• classification of different traits for specific objects
  • abstracting all of the above for someone else to use in a GUI

This requires classic polymorphism for maintenance, and for better design. For instance, what happens when the camera manufacturer builds a new camera type in the future? We want to be able to make a new derived class/object that will work with that camera, but not have code which depends on that camera depend on the camera type! If it did, when a new camera is used, all dependent code would have to be rewritten.

Similarly, suppose that I design a new-fangled classification algorithm, or want to test the performance of many different algorithms, then I don't want to have the classification output and interaction with the classification algorithm be different for each algorithm type. I want to be able to easily test performance by substituting different algorithm types easily and efficiently, which polymorphism is a natural fit for. I can hide the implementation of the different types from the code which checks for performance, or otherwise interacts with the classification algorithms.

In the above examples, if I didn't use polymorphism, then a change in camera type, for example, would likely require a change in all code that depends on the current camera to use the new camera. This can be tedious and time consuming. It can also introduce bugs (some line of code is not changed to use the new camera type). With polymorphism, all I have to do give dependent code a different camera type, and it will still be able to use the new camera type.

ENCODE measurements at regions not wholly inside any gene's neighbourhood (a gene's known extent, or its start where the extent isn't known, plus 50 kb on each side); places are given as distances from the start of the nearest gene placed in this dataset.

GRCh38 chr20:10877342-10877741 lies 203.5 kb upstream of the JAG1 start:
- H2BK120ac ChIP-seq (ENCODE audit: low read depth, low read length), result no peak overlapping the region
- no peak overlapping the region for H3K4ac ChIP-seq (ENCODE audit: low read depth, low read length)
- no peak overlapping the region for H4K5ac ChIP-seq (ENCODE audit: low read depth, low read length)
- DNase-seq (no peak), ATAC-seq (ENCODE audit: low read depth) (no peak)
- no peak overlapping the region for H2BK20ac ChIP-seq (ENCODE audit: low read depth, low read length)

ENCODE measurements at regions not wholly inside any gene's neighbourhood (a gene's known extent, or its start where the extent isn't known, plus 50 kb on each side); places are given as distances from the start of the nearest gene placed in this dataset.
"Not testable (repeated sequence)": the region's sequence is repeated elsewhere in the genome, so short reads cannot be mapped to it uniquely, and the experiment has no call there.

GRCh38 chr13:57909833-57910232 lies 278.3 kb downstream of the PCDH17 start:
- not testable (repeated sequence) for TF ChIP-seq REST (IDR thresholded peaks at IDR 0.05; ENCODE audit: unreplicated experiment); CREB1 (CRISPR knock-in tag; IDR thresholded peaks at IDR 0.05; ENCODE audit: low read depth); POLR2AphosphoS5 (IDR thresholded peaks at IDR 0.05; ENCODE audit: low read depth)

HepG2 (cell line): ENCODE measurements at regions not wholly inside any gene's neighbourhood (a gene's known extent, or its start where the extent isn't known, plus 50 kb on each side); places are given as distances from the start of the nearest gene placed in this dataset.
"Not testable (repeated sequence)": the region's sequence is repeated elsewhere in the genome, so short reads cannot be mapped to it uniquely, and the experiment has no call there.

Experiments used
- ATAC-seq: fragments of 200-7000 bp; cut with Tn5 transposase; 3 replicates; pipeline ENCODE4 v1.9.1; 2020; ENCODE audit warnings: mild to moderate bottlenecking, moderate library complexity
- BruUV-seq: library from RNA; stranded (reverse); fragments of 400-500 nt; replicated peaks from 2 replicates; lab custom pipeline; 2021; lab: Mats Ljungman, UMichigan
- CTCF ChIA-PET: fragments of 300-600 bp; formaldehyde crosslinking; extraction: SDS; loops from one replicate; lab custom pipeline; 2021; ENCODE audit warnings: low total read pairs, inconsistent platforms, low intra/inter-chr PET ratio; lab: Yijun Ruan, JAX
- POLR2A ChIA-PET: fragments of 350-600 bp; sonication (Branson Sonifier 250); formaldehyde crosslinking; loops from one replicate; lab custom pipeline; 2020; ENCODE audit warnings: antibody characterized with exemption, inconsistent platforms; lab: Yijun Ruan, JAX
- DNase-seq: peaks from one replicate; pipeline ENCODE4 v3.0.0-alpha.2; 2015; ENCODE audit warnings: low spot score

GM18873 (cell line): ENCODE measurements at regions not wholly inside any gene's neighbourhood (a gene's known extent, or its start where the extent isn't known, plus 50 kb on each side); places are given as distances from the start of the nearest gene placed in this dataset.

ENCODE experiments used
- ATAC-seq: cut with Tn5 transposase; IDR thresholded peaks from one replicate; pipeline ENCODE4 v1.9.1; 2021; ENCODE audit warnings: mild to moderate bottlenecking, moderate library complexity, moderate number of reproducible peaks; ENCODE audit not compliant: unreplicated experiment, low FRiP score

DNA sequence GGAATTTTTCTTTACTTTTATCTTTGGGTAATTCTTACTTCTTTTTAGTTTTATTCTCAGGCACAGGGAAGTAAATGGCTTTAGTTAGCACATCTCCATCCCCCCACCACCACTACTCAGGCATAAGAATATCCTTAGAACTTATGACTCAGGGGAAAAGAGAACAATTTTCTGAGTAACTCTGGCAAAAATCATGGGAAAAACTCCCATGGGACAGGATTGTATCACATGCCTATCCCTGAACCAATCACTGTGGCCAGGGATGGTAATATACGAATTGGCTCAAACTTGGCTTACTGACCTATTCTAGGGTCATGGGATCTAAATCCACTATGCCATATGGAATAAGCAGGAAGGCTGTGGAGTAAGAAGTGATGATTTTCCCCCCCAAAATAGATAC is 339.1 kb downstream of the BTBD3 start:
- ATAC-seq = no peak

For large projects which need different components interacting, polymorphism is a very useful tool for future proofing, and for minimizing the amount of code that needs refactoring when something changes...

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Wow. I was going to write damn near the exact same real world example! I too develop machine vision software & inspection systems. From the abstraction of the cameras to the algorithms, I do the exact same thing. –  Dave Nay Apr 26 '14 at 23:20

Originally, there was some limitations attached to each type. For example, in C++, sizeof(T) is calculated in compile-time. Thus the size of each type is fixed long before runtime. To account for types where size of the type changes on runtime, polymorphism is needed. Same kind of limitations there is for number of functions available in the type. If the functions change on runtime, again, polymorphism is needed.

Note, the low level view of a type looks like this:

 (0101010)(0110101010110)(1010101010110)(101010101011)(1010101011)  Type A

The only thing you can do is change where the ()'s are in; and this is fixed in compile-time. Polymorphism gives you ability to replace part of the ()'s with another assignment of ()'s. And even length of the bit sequence can change when using polymorphism.

Polymorphism in low level looks like this:

  (0101010)                Type Base
  (0101010)(01)            Type A : Base
  (0101010)(010101)        Type B : Base
  (0101010)(0101010101)    Type C : Base
  (0101010)(01010)(101010) Type D : Base

Ability to switch between them in runtime is the defining feature of polymorphism; same algorithm works with all the bit sequences.